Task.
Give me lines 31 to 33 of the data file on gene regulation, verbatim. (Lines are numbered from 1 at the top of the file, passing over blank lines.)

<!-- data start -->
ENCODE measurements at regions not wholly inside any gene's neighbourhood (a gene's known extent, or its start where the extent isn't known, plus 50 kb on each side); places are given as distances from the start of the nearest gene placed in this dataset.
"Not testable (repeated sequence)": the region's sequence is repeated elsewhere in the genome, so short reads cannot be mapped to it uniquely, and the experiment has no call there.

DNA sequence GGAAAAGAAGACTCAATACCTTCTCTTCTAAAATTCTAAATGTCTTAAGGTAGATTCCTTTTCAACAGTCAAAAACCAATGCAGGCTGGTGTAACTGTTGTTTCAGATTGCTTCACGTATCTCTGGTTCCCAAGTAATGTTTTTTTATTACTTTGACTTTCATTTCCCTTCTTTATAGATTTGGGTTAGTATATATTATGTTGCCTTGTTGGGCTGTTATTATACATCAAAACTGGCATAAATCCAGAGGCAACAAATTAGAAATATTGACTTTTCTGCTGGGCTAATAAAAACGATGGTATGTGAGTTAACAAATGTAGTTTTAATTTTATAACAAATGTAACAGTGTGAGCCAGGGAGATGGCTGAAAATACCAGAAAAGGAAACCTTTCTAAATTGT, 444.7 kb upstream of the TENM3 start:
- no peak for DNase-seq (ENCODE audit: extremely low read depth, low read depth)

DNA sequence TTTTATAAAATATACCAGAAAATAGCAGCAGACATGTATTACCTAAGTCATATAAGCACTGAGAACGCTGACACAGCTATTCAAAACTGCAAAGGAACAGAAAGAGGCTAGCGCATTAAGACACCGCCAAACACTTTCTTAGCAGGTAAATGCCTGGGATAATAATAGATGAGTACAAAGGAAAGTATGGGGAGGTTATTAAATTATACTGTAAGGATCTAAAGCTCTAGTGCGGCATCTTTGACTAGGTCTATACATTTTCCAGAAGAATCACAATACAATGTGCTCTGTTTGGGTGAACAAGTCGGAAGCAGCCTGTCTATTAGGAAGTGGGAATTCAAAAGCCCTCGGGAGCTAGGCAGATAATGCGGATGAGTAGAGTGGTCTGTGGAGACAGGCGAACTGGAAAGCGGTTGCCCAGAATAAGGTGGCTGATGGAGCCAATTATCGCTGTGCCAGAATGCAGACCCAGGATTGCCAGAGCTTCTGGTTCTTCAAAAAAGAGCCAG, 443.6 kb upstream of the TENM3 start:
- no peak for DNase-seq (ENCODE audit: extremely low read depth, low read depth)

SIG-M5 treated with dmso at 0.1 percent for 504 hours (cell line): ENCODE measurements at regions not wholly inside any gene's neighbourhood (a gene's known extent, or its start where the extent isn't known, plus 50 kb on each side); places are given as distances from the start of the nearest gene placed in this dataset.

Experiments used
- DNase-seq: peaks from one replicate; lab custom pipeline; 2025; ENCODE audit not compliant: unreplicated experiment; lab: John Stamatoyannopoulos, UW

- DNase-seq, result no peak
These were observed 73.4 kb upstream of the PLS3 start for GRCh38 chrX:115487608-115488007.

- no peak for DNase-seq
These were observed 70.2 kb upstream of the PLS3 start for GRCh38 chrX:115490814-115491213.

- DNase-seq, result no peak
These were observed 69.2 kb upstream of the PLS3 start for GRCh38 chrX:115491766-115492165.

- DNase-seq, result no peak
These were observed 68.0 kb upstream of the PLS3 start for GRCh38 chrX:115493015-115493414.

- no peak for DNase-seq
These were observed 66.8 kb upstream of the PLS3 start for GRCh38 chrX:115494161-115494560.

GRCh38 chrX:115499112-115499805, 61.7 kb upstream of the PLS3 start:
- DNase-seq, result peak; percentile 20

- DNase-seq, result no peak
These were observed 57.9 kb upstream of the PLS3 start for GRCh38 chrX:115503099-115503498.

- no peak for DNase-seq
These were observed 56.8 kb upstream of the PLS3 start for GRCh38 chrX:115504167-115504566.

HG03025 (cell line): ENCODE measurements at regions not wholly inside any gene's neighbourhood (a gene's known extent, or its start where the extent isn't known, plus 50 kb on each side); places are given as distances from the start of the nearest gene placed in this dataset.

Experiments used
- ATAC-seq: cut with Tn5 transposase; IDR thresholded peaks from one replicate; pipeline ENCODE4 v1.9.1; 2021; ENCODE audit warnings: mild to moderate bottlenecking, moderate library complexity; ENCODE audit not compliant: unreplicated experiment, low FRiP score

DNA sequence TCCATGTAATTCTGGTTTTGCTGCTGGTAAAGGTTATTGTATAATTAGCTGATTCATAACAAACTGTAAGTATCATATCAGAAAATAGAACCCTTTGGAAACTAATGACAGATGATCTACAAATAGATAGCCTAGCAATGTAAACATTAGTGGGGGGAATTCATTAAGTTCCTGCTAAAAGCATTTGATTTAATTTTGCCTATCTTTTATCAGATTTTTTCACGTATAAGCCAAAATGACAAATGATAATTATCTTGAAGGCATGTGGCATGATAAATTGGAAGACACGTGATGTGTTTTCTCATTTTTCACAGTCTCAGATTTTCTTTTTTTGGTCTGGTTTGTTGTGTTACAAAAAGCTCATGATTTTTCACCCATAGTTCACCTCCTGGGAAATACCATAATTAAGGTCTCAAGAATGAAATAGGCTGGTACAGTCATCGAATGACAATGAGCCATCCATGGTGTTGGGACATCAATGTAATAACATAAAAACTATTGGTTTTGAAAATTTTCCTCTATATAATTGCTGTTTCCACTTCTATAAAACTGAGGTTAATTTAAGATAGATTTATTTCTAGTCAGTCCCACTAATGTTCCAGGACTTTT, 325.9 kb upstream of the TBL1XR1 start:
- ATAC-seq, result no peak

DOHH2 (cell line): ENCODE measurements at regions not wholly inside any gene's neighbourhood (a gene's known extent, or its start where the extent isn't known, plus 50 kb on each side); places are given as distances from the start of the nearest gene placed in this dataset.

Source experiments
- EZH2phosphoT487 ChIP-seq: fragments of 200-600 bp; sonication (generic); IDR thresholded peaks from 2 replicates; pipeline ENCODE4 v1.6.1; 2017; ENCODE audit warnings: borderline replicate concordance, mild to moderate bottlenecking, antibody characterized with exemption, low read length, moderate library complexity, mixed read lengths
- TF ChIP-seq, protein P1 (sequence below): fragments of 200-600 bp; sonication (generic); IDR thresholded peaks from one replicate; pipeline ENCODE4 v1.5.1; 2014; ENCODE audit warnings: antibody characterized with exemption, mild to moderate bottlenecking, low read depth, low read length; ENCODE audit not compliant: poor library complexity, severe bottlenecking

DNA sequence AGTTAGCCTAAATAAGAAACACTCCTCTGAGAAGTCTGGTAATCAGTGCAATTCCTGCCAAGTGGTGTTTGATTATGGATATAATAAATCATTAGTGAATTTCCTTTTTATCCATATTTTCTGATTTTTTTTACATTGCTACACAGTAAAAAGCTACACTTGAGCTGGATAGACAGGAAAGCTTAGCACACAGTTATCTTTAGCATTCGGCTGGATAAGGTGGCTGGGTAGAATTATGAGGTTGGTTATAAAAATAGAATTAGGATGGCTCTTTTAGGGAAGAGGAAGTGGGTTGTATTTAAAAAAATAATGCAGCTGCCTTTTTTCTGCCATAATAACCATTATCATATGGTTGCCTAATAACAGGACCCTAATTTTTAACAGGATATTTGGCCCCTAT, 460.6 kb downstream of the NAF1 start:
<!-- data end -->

DOHH2 (cell line): ENCODE measurements at regions not wholly inside any gene's neighbourhood (a gene's known extent, or its start where the extent isn't known, plus 50 kb on each side); places are given as distances from the start of the nearest gene placed in this dataset.

Source experiments
- EZH2phosphoT487 ChIP-seq: fragments of 200-600 bp; sonication (generic); IDR thresholded peaks from 2 replicates; pipeline ENCODE4 v1.6.1; 2017; ENCODE audit warnings: borderline replicate concordance, mild to moderate bottlenecking, antibody characterized with exemption, low read length, moderate library complexity, mixed read lengths